When you have PMS cramps, drink fennel seeds after a meal. This tea gets your digestive fire going! Fennel is known to ease and regulate menstruation by properly regulating hormonal action in the body. The antispasmodic properties help to relax the muscles in the uterus, relieving cramping, releasing muscle tension, and soothing inflammation.
To make fennel tea, add one teaspoon of fennel seeds to a cup of water. Let the pot simmer for about five minutes. Turn it off and then strain the tea.
It’s also fun to chew on a few fennel seeds after a meal. It warms the digestive tract. If you experience any burping, acid reflux, or discomfort then please stop using.
PMS during ovulation
Ovulation occurs when estrogen peaks. Since estrogen is surging, you’ll want to make sure your body is efficiently metabolizing and eliminating the surplus of estrogen. Three days before ovulation and during PMS, add foods with high levels of the antioxidant glutathione to support a first stage liver detox. These foods will help in detoxing estrogen from your liver. Having PMS symptoms such as bloating, a rise in temperature, headaches, and mood swings around ovulation is usually an indicator that estrogen is dominant in relation to progesterone.
If this is the case, start filling up on organic brussels sprouts, cabbage, broccoli, and kale. Keep them cooked and you can add the curcumin paste recipe from tip #1!
PMS during the luteal phase
Progesterone, estrogen, and testosterone rise and then drop throughout this phase. Estrogen and serotonin are your normal appetite suppressants so when they drop, it’s normal to become extra hungry closer to your bleed. Additionally, progesterone is a natural appetite stimulant so get ready to eat! But, no worries because progesterone also speeds up your metabolism. Sugar cravings are hard to beat at this stage of your cycle. Focus on clean and organic forms of protein to feel full without hurting your health. When sugar cravings show up during PMS, you can start supplementing with B6 and magnesium. Together they calm inflammation, regulate stress, enhance GABA activity, detoxify estrogen, and relieve histamine intolerance. They are the best gift any woman experiencing PMS can ask for! My favorite brands are Thorne, Gaia and Pure Encapsulations.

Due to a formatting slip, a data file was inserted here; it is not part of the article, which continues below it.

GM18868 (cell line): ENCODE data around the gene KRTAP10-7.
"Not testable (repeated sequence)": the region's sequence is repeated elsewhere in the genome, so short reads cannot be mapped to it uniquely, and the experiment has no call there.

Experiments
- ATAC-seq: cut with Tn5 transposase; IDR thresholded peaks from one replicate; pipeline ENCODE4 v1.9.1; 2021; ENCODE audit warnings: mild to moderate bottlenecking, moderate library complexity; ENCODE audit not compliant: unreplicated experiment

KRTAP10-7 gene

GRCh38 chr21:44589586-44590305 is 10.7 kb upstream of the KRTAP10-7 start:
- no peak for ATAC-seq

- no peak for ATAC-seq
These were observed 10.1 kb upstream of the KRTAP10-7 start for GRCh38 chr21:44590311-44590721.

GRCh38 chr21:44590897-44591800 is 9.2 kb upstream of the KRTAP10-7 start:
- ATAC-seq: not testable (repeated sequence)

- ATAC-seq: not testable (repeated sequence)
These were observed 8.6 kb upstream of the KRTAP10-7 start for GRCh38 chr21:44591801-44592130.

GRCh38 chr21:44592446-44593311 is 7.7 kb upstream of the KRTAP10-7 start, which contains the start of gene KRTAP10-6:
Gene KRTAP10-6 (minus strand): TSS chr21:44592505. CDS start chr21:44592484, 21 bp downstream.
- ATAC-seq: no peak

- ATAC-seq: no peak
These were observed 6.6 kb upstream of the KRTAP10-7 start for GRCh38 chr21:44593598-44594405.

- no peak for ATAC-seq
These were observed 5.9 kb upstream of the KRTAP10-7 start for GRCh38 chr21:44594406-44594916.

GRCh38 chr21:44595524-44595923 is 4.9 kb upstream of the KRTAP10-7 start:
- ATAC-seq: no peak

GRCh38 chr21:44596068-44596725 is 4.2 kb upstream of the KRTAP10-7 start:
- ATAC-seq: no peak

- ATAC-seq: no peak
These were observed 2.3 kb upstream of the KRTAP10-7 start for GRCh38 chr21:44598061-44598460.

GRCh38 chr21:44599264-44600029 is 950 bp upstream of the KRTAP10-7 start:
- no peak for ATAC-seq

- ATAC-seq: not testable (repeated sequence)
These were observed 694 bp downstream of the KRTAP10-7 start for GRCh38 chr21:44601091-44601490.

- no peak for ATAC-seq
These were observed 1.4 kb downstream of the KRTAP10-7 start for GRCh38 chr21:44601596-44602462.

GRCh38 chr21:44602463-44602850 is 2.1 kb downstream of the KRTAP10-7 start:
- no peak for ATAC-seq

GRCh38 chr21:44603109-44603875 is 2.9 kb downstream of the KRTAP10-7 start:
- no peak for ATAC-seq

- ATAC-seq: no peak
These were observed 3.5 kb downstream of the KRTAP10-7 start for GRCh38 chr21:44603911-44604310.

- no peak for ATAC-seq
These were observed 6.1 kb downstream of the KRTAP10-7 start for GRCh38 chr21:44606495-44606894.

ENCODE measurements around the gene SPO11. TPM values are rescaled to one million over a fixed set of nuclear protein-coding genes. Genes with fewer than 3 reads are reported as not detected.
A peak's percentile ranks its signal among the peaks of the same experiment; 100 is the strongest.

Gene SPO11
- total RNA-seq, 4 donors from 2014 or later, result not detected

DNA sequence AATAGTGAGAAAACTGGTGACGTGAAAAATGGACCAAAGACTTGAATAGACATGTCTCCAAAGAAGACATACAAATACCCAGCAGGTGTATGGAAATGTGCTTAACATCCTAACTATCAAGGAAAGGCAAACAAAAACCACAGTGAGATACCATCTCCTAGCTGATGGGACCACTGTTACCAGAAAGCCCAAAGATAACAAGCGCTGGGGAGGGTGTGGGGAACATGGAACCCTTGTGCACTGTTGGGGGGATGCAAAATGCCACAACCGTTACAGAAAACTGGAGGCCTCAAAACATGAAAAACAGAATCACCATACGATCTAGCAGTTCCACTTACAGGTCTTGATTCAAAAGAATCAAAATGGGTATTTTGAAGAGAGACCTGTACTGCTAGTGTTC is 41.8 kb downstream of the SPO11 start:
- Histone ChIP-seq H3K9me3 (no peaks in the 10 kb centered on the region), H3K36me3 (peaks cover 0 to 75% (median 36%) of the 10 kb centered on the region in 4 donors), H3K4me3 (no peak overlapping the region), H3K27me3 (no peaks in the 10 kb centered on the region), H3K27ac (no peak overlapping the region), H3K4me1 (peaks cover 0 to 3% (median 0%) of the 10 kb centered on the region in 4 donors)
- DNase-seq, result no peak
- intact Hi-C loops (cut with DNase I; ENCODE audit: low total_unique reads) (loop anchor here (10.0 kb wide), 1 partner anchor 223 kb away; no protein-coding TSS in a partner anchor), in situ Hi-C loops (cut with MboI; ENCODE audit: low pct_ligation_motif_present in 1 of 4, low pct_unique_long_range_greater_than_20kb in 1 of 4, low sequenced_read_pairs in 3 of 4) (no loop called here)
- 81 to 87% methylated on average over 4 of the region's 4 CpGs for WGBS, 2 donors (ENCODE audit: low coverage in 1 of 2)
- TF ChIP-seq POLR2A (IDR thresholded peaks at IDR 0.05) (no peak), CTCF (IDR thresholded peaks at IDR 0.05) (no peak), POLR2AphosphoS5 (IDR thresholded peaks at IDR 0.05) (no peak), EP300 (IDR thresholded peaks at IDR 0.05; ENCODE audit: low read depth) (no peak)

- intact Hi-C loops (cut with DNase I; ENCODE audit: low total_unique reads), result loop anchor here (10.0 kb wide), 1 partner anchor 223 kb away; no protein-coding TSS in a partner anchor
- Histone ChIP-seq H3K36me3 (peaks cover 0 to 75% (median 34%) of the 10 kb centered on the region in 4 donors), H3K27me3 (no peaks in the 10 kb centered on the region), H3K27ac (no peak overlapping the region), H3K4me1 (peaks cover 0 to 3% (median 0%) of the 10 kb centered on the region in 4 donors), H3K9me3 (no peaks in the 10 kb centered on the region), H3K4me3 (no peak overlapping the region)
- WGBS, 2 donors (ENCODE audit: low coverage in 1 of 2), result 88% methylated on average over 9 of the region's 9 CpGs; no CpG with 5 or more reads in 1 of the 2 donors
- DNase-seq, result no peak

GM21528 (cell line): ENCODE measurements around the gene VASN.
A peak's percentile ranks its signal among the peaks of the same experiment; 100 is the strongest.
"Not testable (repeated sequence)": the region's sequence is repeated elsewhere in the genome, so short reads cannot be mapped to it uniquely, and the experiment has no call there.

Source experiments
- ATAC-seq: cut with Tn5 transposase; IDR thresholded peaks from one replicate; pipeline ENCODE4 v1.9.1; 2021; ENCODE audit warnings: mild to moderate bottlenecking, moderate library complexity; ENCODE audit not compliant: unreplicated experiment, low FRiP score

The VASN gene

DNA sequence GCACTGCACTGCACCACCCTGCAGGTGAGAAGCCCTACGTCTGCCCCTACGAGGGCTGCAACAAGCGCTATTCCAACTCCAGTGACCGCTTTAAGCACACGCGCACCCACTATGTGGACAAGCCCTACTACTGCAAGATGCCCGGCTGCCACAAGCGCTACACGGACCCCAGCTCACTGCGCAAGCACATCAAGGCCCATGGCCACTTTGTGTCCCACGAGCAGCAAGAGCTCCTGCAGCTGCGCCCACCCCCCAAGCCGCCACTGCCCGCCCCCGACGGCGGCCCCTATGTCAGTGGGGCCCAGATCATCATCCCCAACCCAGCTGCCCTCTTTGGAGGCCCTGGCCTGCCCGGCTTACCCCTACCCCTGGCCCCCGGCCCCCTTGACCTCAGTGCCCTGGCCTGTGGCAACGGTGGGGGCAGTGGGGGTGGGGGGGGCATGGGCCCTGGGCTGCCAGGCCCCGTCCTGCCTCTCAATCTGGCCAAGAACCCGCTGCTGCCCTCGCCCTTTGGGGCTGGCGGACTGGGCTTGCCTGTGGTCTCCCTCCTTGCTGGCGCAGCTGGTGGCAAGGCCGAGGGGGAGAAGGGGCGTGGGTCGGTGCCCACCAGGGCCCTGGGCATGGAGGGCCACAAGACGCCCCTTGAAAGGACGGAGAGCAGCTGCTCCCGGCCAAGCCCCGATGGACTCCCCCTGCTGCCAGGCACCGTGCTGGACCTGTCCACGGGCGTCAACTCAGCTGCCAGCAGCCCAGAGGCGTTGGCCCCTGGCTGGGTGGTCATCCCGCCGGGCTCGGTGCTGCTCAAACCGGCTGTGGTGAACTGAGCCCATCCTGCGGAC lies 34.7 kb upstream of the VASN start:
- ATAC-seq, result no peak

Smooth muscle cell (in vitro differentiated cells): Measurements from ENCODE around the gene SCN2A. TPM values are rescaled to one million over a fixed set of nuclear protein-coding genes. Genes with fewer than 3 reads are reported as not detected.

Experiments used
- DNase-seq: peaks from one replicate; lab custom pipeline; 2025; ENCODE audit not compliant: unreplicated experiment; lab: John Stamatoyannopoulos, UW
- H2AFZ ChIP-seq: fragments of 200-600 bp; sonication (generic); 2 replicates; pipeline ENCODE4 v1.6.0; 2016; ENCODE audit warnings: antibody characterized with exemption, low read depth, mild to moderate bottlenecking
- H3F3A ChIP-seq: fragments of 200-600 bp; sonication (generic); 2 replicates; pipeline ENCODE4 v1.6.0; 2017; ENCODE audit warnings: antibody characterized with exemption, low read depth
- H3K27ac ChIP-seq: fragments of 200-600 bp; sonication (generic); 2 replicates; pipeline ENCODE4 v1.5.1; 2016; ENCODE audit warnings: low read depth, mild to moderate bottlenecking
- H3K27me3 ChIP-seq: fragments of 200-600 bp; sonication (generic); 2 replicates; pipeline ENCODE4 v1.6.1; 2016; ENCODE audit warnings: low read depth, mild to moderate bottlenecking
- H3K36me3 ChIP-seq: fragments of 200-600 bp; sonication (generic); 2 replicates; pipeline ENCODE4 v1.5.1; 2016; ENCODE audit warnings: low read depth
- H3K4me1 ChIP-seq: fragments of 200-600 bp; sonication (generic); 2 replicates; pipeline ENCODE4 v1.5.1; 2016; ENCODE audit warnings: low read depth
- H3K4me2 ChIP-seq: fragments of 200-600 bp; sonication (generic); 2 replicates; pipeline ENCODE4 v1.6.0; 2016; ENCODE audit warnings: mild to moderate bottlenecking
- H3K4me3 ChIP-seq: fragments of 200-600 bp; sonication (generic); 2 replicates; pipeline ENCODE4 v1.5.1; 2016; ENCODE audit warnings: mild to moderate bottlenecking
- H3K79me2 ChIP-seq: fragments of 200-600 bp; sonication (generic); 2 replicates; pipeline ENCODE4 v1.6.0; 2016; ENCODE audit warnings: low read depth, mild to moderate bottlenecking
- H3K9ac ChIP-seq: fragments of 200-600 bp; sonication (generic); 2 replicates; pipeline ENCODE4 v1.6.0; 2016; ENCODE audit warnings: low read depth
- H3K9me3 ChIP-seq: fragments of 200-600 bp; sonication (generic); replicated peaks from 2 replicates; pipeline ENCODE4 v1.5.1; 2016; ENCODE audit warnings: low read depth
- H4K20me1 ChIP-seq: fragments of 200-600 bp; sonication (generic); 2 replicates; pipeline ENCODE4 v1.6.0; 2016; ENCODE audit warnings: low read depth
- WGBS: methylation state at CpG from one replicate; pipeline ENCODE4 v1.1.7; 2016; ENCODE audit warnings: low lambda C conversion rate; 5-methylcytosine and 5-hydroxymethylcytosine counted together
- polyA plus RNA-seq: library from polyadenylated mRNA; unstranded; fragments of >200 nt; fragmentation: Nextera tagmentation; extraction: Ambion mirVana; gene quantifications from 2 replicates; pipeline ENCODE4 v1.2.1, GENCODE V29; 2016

Every woman has the power to heal all PMS and hormonal symptoms by creating a lifestyle that includes the correct nutrient-dense foods that are hormonally balancing, to calm the mind, and to create an authentic lifestyle. By adding simple, hormonally healthy habits, the unbalancing habits will naturally drop. Have fun exploring foods and lifestyle tools that bring you into balance!
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Author Bio Nicole Ohebshalom, RN, LPCC, CHHC is a women's health specialist and therapist for hormonal health and periods. Through her programs and private sessions, she uses endocrinology education, nutrition, psychology, and meditation to help women have normal menstrual cycles and feel comfortable in their own skin. Learn more at nicoleohebshalom.com, Instagram @nohebshalom, and Facebook www.facebook.com/womensradiance.